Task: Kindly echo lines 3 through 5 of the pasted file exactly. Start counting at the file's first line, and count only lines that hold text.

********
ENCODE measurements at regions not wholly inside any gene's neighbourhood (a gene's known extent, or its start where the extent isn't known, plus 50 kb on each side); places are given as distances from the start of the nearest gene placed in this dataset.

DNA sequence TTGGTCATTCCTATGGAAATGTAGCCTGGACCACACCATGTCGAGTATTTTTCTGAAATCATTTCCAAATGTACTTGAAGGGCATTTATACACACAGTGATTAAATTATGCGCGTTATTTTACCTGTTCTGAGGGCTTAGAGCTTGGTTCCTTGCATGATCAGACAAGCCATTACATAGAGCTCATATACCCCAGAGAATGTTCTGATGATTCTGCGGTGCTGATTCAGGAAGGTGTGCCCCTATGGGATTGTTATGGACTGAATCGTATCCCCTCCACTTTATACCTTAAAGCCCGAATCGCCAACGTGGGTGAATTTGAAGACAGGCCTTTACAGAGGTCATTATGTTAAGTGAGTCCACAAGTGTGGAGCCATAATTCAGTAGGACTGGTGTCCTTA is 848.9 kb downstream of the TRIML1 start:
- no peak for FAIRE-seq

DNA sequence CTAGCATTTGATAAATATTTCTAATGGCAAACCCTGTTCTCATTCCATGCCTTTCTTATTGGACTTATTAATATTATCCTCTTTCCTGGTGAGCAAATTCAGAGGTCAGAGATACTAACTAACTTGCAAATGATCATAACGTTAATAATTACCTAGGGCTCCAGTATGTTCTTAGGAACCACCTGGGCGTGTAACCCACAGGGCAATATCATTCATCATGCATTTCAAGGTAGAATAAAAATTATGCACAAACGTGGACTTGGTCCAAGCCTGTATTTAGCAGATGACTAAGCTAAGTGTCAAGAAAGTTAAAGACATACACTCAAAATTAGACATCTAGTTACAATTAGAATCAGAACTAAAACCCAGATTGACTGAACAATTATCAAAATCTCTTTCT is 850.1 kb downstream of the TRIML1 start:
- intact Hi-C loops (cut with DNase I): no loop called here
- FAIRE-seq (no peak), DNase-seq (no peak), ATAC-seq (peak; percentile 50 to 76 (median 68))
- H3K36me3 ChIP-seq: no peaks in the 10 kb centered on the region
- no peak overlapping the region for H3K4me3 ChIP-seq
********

- no peak for FAIRE-seq

DNA sequence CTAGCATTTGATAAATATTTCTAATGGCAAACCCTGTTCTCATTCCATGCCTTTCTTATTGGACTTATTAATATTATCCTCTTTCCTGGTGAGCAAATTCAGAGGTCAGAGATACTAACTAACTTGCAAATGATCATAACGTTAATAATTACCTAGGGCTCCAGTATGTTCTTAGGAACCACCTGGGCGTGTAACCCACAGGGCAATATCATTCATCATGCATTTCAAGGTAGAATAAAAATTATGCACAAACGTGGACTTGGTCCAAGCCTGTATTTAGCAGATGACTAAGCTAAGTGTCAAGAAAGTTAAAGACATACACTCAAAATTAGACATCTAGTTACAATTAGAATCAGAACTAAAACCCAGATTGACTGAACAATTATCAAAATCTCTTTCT is 850.1 kb downstream of the TRIML1 start:
- intact Hi-C loops (cut with DNase I): no loop called here